The Sunday Times featured an interesting article asking why The Walt Disney Company, never one to normally shy away from using its formidable array of legal weapons against anything that taints the Disney brand,  is ignoring a new black and white horror film, shot without permission on small digital cameras and mobile phones at Walt Disney World in Florida and Disneyland in California. Posters for Escape From Tomorrow feature Mickey Mouse's hand dripping with blood - 'brazenly provoking Disney's legal pitbulls'. The reason seems to be that The Mouse House is wary of giving the film any more publicity - which opens with the credit 'the following motion picture has NOT been approved for all audiences by the Walt Disney Company - despite potential copyright and trade mark infringements, and the lack of permission to film. 

You can see the trailer here.

The dispute over royalty payments between the BBC and Eos, the agency representing some Welsh language music composers and publishers, is going to the Copyright TribunalAt an interim hearing in April, the Tribunal ordered the BBC to continue paying Eos £120,000 a year to access its members' repertoire of music. his sum was agreed by both parties in February. Eos wants the Tribunal to increase that amount to £1.5m a year - the BBC are suggesting an annual figure of £100,000. Eos was formed when its members became unhappy with royalty payments from PRS for Music, the UK's principal royalties collection agency.
Lauren LoPrete 
And more on songwriters ..... and royalties: According to research carried out by Victoria University of Wellington PhD student Sharma Taylor, despite the popularity of reggae music around the world, the economic return to Jamaica is very low, with most music rights being owned by foreign companies: Taylor’s research shows that many of the 57 singer/songwriters she interviewed didn’t fully appreciate the copyright they own. An interesting piece of research - more here.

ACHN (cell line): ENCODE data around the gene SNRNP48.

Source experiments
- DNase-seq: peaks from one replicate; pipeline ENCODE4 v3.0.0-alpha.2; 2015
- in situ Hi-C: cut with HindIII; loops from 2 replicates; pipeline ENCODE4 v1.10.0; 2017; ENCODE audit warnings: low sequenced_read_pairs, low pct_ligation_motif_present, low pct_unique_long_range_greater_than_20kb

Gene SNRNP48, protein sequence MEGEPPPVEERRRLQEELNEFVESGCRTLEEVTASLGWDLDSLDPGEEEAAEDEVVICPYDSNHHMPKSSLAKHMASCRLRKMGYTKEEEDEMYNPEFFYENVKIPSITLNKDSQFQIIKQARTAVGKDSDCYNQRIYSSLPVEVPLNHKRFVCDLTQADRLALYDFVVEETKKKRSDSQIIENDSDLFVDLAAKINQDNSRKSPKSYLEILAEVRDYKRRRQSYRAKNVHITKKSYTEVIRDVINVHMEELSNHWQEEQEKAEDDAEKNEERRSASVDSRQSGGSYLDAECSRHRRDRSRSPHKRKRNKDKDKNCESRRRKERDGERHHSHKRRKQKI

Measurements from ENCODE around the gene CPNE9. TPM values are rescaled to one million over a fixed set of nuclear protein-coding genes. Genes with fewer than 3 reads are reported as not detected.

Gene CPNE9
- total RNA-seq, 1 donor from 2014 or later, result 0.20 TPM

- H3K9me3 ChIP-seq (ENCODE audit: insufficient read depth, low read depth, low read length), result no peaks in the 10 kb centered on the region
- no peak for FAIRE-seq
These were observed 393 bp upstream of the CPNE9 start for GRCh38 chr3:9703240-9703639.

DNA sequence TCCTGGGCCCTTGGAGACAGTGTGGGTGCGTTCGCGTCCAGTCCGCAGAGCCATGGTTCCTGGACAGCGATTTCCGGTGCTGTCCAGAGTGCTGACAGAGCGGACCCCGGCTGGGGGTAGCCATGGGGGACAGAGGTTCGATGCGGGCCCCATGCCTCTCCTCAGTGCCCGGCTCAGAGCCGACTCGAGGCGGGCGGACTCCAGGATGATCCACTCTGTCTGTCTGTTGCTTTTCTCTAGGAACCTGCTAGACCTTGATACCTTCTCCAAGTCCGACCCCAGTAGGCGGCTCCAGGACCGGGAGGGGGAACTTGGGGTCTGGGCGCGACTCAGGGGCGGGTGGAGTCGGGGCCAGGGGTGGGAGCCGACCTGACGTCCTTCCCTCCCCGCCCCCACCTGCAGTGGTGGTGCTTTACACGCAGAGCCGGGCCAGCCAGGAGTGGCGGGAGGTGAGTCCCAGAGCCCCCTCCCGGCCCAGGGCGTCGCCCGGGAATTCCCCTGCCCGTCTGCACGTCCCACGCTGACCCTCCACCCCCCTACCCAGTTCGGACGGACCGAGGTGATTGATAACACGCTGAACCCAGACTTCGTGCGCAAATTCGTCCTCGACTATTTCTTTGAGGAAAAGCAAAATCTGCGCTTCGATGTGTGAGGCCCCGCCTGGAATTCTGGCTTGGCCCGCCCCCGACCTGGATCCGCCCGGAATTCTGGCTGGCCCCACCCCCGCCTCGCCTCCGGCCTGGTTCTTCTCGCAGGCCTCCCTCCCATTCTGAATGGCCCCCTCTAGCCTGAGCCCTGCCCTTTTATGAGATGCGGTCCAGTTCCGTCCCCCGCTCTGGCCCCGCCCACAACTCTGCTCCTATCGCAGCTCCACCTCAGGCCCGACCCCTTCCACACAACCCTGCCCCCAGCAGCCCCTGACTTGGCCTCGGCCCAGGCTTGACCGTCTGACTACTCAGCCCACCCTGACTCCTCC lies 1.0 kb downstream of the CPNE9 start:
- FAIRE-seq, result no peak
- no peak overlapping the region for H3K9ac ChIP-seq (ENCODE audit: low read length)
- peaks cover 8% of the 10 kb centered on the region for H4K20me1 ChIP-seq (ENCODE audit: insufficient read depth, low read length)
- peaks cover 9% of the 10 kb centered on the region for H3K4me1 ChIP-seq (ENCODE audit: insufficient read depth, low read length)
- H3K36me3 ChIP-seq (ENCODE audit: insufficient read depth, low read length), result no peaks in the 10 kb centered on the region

And finally ..... it seems blogger Lauren LoPrete's two month old blog, This Charming Charlie,is under threat from Universal Music Publishing Group. The blog uses lyrics from the iconic British band The Smiths (published by UMPG) to re-word classic Charlie Brown cartoons. It seems no complaint has been raised by the Peanuts legal team and TechDirt reports that LoPrete has been offered legal support and now will fight on - you can see her legal team's response to UMPG on the blog - arguing fair use, transformative use, and pointing out that the use of the brief excerpts does no damage to UMPG's commercial position.


Friends of QEII Daniel Park said...

Ben, talking of YouTube, how long should one have to wait for them to respond to a Copyright Infringement Notice? 3 weeks ago I completed one in relation to 2 bootleg recordings of one of our theatrical productions. It was ignored. I flagged up the 2 videos in question. Ignored. I emailed. Received dumb reply. Submitted another CIN. Ignored. Is a phone call to their HO necessary?

Ben said...

Wow - that is poor - that can hardly be considered an effective DCMA system can it? I have to say though, so far my run of takedowns has been much smoother than that, and I have had a succession of confirmations over the last few days.

Francis Davey said...

Caroline, assuming you have sent the notification to google's designated agent, then they loose the "safe harbor" if they fail to respond "expeditiously" - 17 USC 512(1)(c)(C) - 3 weeks does not sound like it is "expeditious" to me.

Oddly, the DMCA take-down procedure does have time limits for counter-notices measured in days, but nothing so concrete for notices.

Friends of QEII Daniel Park said...

Thanks, both. I haven't gone down the designated agent route yet (have just filed a couple of what they call 'webforms') but I shall do that. Thanks for the tips.